For the past 25 years I have favored a different, and a much broader, measure of power density as perhaps the most universal measure of energy flux: W/m2 of horizontal area of land or water surface rather than per unit of the working surface of a converter.
Here are some of his results:
• No other mode of large-scale electricity generation occupies as little space as gas turbines: besides their compactness they do not need fly ash disposal or flue gas desulfurization. Mobile gas turbines generate electricity with power densities higher than 15,000 W/m2 and large (>100 MW) stationary set-ups can easily deliver 4,000-5,000 W/m2. (What about the area needed for mining?)
• Most large modern coal-fired power plants generate electricity with power densities ranging from 100 to 1,000 W/m2, including the area of the mine, the power plant, etcetera.
• Concentrating solar power (CSP) projects use tracking parabolic mirrors in order to reflect and concentrate solar radiation on a central receiver placed in a high tower, for the purposes of powering a steam engine. All facilities included, these deliver at most 10 W/m2.
• Photovoltaic panels are fixed in an optimal tilted south-facing position and hence receive more radiation than a unit of horizontal surface, but the average power densities of solar parks are low. Additional land is needed for spacing the panels for servicing, access roads, inverter and transformer facilities and service structures — and only 85% of a panel’s DC rating is transmitted from the park to the grid as AC power. All told, they deliver 4-9 W/m2.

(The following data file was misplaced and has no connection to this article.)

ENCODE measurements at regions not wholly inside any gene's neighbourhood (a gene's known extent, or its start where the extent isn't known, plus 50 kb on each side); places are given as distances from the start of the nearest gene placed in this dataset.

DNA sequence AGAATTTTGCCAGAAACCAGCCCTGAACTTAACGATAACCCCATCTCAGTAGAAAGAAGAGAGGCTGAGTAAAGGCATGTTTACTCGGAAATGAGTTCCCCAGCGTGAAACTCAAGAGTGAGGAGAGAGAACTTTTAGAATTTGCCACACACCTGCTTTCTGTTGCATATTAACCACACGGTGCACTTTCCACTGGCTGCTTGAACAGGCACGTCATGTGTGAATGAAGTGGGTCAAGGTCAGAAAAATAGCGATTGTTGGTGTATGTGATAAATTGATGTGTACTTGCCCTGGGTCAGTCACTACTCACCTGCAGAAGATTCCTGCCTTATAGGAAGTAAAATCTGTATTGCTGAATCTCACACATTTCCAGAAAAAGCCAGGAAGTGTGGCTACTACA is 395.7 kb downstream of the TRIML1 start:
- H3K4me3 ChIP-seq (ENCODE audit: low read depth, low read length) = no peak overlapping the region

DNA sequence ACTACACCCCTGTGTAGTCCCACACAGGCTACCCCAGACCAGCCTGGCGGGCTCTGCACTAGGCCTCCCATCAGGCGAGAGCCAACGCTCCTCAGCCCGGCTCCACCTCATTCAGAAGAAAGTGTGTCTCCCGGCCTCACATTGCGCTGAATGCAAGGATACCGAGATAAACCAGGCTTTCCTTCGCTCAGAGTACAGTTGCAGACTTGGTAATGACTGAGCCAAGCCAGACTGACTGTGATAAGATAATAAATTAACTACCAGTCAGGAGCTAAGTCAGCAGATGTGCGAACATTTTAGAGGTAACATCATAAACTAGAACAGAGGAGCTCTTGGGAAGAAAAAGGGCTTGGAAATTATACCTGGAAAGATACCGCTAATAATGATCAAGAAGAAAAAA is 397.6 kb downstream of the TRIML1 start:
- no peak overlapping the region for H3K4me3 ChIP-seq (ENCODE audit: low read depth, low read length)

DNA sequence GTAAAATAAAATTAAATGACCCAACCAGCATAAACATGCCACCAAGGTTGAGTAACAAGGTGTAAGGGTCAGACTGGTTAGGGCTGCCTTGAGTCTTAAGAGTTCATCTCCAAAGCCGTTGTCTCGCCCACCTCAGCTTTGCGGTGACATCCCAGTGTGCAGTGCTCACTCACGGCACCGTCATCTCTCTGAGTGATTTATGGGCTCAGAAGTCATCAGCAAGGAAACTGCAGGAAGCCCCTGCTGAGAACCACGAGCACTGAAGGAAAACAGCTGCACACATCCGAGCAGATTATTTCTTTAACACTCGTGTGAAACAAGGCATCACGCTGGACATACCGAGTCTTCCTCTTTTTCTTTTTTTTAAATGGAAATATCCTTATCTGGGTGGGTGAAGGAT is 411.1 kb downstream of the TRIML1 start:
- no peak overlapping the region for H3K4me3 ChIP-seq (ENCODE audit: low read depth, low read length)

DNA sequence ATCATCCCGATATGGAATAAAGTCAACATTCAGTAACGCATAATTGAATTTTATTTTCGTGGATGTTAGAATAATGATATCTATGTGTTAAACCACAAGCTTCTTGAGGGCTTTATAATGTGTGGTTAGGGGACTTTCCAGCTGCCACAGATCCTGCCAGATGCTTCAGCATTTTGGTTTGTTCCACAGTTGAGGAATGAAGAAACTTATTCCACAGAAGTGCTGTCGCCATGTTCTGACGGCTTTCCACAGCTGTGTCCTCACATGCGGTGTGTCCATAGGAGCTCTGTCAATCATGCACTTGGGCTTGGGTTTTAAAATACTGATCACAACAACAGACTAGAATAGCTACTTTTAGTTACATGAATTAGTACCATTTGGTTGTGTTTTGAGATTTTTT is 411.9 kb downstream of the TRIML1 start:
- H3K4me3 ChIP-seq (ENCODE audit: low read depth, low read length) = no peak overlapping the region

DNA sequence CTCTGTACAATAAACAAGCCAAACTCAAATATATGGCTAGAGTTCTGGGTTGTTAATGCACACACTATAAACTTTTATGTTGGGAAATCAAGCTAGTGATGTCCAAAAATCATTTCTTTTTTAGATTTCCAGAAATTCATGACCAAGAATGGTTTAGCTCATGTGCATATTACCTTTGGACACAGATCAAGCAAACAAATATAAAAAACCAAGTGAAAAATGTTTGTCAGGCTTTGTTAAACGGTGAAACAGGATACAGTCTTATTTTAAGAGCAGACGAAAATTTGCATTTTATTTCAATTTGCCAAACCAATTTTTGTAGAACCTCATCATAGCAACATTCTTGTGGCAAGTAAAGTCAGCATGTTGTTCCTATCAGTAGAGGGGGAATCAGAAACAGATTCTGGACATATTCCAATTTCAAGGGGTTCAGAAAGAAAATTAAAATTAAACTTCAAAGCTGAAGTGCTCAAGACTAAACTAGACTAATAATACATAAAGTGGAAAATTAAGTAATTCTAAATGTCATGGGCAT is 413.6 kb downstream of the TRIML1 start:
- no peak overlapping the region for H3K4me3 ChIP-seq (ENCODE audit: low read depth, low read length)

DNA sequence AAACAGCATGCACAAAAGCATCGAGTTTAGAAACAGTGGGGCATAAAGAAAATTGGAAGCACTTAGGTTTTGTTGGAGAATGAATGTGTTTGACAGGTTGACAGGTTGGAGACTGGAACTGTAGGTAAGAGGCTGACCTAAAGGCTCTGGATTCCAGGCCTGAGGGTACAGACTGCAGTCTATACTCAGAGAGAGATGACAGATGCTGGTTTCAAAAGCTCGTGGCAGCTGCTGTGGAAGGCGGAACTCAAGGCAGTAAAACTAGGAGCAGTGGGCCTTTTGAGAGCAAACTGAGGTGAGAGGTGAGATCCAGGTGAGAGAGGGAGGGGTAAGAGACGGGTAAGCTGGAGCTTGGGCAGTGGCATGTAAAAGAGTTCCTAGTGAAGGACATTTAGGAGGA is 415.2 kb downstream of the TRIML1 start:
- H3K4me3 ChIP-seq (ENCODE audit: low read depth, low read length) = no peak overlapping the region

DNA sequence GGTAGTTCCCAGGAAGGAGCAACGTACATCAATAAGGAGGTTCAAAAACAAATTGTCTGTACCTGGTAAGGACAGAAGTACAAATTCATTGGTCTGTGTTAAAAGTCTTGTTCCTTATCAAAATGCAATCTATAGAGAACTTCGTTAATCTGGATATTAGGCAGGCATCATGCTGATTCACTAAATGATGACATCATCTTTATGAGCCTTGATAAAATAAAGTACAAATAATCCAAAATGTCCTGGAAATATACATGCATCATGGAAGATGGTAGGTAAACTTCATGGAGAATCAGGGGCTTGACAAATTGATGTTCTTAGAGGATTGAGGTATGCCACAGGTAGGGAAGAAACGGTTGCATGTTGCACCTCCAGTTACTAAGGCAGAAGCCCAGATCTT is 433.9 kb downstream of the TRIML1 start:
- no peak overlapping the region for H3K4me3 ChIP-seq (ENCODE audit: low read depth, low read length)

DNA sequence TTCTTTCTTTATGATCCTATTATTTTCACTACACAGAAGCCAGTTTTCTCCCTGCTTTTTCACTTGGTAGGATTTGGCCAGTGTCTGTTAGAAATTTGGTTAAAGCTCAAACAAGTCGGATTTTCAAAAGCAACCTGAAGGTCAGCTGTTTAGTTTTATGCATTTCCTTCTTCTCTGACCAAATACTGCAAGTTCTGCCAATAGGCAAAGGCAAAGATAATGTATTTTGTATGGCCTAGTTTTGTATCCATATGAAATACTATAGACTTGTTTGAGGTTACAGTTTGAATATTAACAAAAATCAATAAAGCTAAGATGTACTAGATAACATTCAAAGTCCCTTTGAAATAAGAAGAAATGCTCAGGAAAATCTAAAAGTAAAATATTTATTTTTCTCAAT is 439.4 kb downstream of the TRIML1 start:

• Wind turbines have fairly high power densities when the rate measures the flux of wind’s kinetic energy moving through the working surface: the area swept by blades. This power density is commonly above 400 W/m2 — but power density expressed as electricity generated per land area is much less! At best we can expect a peak power of 6.6 W/m2 and even a relatively high average capacity factor of 30% would bring that down to only about 2 W/m2.
• The energy density of dry wood (18-21 GJ/ton) is close to that of sub-bituminous coal. But if we were to supply a significant share of a nation’s electricity from wood we would have to establish extensive tree plantations. We could not expect harvests surpassing 20 tons/hectare, with 10 tons/hectare being more typical. Harvesting all above-ground tree mass and feeding it into chippers would allow for 95% recovery of the total field production, but even if the fuel’s average energy density were 19 GJ/ton, the plantation would yield no more than 190 GJ/hectare, resulting in harvest power density of 0.6 W/m2.
Of course, power density is of limited value in making decisions regarding power generation, because:
1. The price of a square meter of land or water varies vastly depending on its location.
2. Using land for one purpose does not always prevent its use for others: e.g. solar panels on roofs, crops or solar panels between wind turbines.
Nonetheless, Smil’s basic point, that most forms of renewable forms of energy will require us to devote larger areas of the Earth to energy production, seems fairly robust. (An arguable exception is breeder reactors, which in conjunction with extracting uranium from seawater might be considered a form of renewable energy. This is important.)
On the other hand, fans of solar energy argue that much smaller areas would be needed to supply the world’s power. There are two possible reasons, and I haven’t sorted them out yet:
1) They may be talking about electrical power, which is roughly one order of magnitude less than total power usage.
2) As Smil’s calculations show, solar power allows for significantly greater power density than wind or biofuels. Griffith’s area for ‘Renewistan’ may be large because it includes a significant amount of power from those other sources.
What do you folks think? I’ve got a lot of questions:
• what’s the power density for nuclear power?
• what’s the power density for sea-based wind farms?
and some harder ones, like:
• how useful is the concept of power density?
• how much land area would be devoted to power production in a well-crafted carbon-neutral economy?
and that perennial favorite:
• what am I ignoring that I should be thinking about?
If Saul Griffith’s calculations are wrong, and keeping the world from exceeding 450 ppm of CO2 is easier than he thinks, we need to know!